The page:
The Netherlands has swept up business lost by the UK since Brexit to become the largest share trading centre in Europe.
An average of €9.2 billion shares a day were traded on Euronext Amsterdam and the Dutch arms of CBOE and Turquoise in January, the Financial Times reported.
This is a four-fold increase since December.
In comparison, volumes in London fell sharply to €8.6 billion, knocking the UK from its historic position as Europe’s biggest trader.
Anish Puaar, a market structure analyst at Rosenblatt Securities in London, told the FT: ‘It’s symbolic in that London has lost its status as the home of EU share trading, but it has a chance to carve out its own niche on trading.
‘Fund managers will be more concerned with availability of liquidity and the costs of placing a trade, rather than whether an order is executed in London or Amsterdam.’
It is thought that a lack of an equivalence deal in the UK’s departure agreement with the European Union is behind the change.
It meant €6.5 billion worth of deals immediately went to the EU at the end of the Brexit transition period.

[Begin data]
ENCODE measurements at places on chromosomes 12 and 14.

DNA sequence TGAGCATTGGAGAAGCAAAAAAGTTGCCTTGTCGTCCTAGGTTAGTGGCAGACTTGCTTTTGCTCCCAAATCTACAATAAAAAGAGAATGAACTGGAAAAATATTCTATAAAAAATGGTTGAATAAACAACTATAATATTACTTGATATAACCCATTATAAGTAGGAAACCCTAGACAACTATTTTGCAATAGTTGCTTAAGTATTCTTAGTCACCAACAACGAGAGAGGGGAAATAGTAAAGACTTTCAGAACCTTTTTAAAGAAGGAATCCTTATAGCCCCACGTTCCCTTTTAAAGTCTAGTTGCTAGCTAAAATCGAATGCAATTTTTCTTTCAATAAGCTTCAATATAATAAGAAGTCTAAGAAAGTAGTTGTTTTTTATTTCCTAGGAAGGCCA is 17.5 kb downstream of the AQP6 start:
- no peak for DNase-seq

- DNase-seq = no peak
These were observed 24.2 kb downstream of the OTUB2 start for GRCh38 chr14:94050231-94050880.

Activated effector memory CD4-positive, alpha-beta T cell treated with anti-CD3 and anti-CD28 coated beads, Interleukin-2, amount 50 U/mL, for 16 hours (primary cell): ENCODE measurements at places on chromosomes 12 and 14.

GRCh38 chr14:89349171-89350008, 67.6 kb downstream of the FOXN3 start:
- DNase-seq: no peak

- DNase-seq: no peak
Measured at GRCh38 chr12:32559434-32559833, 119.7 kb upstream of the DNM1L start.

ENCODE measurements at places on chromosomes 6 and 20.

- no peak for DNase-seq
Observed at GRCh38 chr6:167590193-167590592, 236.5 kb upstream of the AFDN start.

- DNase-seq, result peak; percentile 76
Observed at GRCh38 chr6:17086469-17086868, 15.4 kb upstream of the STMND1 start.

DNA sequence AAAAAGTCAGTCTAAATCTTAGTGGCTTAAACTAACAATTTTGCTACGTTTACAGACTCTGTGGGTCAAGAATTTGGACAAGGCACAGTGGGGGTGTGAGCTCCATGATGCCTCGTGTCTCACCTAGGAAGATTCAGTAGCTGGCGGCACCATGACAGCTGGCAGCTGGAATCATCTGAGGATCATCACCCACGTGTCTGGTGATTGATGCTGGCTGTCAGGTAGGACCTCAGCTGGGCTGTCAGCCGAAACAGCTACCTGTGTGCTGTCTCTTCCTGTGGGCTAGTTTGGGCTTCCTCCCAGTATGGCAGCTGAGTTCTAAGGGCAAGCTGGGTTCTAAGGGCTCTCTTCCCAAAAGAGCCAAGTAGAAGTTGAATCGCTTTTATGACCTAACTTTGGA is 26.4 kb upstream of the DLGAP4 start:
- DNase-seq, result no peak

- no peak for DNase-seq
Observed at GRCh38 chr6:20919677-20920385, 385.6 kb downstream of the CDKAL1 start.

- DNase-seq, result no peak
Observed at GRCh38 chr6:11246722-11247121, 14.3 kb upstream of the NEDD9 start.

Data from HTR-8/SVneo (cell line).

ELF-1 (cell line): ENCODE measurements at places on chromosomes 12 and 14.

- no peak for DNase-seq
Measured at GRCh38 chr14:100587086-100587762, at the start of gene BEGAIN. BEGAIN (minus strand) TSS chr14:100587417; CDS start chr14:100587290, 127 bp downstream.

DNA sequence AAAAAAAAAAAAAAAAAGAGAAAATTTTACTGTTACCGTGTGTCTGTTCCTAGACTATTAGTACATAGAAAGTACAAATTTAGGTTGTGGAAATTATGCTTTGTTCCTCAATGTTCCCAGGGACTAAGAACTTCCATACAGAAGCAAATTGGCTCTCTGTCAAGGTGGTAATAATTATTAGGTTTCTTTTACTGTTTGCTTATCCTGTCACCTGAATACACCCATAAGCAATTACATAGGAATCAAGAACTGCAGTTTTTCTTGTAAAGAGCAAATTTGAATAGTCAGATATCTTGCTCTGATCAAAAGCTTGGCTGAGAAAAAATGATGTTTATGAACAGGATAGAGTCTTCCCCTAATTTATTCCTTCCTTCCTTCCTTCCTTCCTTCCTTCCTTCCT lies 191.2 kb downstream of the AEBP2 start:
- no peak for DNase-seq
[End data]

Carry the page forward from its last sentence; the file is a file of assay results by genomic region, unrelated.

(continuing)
But it is thought by many experts that a global, rather than European, outlook will make the city appeal to other destinations, including Hong Kong and Singapore.
Barclays boss Jes Staley said last week that a more global outlook would do the City well.
Paris and Dublin saw increases in business in January as some trade went through the EU arms of Aquis and Liquidnet respectively, rather than through London.
London has since lifted a ban on the trading of Swiss stocks, such as Nestlé and Roche, in response. This is currently banned on EU exchanges.
Experts believe this shift will not cause thousands of jobs to leave London.
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